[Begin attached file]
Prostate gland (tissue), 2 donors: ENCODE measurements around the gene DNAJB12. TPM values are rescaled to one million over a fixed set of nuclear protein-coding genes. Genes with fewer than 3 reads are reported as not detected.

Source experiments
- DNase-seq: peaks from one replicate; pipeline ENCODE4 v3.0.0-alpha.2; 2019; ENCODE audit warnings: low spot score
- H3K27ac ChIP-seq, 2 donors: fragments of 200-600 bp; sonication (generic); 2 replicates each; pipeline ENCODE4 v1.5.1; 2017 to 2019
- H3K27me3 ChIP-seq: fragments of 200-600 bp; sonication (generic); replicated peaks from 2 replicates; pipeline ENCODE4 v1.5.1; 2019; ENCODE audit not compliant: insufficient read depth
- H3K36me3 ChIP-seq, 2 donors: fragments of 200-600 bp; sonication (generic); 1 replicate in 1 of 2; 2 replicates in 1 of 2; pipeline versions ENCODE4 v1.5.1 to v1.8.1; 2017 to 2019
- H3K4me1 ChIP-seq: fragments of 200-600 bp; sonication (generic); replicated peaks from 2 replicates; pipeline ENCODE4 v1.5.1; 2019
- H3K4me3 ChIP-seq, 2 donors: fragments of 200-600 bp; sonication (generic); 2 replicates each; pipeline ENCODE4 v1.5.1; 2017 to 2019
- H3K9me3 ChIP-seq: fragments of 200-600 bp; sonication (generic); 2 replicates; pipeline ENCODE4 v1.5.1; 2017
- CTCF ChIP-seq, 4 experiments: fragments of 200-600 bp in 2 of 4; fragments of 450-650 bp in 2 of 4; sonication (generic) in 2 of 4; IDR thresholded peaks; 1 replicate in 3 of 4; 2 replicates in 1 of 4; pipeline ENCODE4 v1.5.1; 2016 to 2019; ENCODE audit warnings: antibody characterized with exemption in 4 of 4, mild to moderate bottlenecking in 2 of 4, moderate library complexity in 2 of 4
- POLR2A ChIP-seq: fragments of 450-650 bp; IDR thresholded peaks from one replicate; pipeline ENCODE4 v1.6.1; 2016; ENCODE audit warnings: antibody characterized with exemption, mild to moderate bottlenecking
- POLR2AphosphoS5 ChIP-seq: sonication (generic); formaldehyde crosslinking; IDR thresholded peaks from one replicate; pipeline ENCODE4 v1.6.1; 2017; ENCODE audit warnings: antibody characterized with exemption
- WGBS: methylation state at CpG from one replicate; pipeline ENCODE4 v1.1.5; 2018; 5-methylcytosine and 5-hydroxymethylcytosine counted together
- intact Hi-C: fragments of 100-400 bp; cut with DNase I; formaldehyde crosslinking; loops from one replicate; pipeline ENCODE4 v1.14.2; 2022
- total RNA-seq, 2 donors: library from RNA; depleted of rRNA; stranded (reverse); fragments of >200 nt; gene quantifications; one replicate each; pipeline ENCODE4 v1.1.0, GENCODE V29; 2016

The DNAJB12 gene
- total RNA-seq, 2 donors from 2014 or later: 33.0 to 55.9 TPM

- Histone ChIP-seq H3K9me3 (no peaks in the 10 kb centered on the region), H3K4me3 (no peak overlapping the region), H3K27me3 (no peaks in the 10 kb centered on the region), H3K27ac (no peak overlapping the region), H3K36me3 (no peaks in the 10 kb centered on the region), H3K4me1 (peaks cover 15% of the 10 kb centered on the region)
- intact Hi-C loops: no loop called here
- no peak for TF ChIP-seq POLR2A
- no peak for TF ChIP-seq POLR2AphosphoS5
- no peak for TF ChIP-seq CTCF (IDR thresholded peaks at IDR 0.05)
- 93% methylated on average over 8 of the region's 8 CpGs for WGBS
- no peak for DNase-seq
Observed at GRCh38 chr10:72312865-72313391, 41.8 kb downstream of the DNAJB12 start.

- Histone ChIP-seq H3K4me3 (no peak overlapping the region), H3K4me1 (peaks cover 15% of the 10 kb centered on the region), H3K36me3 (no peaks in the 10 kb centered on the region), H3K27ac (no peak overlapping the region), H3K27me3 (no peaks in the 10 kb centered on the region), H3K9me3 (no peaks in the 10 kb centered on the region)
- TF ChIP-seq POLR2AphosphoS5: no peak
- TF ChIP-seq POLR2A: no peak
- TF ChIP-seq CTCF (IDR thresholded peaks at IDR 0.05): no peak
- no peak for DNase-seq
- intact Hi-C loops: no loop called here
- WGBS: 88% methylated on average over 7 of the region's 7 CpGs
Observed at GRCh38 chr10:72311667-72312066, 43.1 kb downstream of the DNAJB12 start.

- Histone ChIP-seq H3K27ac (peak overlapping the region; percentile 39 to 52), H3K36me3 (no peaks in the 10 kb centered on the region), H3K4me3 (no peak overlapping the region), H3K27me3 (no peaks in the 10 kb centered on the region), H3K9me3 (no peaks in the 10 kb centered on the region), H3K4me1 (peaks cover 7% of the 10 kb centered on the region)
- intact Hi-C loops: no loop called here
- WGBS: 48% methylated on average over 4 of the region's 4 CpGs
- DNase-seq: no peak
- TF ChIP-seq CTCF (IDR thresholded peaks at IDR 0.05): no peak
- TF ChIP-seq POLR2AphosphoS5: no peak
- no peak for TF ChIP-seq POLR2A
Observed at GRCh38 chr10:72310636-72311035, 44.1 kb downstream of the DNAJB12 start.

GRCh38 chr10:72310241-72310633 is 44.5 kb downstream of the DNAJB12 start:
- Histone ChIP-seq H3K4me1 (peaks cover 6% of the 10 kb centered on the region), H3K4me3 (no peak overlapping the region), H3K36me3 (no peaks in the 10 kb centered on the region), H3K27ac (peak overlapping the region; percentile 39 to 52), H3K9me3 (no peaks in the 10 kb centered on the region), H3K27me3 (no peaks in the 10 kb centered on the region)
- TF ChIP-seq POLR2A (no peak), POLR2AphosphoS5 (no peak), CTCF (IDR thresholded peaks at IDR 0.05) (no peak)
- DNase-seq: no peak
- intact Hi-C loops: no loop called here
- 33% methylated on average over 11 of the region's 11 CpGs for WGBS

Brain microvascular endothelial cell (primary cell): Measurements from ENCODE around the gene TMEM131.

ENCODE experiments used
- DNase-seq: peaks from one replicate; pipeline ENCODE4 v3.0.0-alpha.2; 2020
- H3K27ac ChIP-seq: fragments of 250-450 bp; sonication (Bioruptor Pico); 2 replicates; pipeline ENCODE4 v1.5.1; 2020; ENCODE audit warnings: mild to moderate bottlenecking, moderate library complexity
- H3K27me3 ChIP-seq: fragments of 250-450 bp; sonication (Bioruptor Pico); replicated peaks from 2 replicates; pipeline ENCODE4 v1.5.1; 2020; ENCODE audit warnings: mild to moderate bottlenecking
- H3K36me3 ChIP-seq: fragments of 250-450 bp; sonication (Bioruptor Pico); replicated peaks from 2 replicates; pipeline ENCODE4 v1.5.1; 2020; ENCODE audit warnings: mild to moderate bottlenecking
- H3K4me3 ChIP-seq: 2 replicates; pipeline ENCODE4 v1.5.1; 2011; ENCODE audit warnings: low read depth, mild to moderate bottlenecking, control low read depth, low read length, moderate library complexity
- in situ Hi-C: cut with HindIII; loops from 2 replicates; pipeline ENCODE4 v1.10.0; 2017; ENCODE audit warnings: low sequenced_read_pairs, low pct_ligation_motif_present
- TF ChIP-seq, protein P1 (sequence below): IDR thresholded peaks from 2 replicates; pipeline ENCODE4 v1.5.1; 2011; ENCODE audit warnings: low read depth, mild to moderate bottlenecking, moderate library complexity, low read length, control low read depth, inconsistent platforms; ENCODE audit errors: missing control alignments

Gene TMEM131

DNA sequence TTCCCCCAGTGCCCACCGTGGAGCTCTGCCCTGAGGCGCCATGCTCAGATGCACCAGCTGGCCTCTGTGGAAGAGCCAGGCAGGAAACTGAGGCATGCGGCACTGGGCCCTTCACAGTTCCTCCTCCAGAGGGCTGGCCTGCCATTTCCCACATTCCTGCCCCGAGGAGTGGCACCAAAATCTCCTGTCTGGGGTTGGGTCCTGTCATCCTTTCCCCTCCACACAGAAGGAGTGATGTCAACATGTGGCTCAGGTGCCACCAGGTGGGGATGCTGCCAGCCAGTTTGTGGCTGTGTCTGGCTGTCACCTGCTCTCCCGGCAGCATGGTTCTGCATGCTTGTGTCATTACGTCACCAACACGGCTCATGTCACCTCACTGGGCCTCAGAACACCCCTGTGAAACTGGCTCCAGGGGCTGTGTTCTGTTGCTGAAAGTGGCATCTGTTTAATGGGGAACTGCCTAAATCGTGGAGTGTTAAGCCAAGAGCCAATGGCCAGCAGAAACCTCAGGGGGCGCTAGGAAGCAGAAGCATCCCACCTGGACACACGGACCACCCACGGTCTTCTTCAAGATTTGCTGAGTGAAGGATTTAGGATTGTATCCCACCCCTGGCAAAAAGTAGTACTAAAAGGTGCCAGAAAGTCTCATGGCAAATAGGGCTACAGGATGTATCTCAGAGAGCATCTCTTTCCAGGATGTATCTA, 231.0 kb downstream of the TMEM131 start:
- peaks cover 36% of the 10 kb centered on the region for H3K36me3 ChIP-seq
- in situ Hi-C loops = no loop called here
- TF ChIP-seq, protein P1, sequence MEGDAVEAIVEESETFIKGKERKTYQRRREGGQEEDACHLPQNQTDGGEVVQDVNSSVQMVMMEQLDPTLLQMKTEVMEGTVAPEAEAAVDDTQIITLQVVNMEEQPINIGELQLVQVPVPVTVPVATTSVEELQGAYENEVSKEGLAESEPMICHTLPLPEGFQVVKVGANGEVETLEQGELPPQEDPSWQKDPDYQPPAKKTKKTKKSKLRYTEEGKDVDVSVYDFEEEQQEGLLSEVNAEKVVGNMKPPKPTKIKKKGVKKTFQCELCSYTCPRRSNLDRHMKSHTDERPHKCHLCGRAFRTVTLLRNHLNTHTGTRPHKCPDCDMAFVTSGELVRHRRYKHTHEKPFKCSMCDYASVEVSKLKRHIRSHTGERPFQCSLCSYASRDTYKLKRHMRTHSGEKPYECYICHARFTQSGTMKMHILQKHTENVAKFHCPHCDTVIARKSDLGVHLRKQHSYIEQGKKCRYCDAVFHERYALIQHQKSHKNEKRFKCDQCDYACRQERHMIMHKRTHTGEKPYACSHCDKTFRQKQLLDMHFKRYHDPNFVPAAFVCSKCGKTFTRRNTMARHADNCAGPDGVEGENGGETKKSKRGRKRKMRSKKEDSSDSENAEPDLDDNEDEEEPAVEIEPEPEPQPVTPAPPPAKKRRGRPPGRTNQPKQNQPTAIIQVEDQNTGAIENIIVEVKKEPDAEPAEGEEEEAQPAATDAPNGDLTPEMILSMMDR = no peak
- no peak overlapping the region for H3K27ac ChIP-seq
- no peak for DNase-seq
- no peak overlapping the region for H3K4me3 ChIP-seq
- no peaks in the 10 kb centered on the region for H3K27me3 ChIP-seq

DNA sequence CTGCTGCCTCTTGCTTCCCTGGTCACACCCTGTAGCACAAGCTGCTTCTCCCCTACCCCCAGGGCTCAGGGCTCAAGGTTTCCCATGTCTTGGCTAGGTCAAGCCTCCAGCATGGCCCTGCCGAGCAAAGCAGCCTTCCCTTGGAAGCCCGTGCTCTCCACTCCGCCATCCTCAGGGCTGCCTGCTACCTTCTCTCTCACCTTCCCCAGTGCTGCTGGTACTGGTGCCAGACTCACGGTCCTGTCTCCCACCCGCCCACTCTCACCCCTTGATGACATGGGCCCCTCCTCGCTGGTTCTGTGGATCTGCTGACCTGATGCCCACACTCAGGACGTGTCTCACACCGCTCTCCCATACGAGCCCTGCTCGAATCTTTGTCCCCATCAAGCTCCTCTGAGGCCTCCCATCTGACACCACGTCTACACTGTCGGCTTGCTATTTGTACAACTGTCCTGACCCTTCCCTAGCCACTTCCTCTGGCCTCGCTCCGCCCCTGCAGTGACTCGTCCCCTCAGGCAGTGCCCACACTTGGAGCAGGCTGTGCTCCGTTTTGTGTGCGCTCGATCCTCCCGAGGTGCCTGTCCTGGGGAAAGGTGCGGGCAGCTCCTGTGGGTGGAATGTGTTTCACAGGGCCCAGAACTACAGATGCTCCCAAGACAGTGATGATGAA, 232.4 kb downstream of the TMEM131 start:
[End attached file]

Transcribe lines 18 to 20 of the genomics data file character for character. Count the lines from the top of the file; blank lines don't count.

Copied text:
- Histone ChIP-seq H3K9me3 (no peaks in the 10 kb centered on the region), H3K4me3 (no peak overlapping the region), H3K27me3 (no peaks in the 10 kb centered on the region), H3K27ac (no peak overlapping the region), H3K36me3 (no peaks in the 10 kb centered on the region), H3K4me1 (peaks cover 15% of the 10 kb centered on the region)
- intact Hi-C loops: no loop called here
- no peak for TF ChIP-seq POLR2A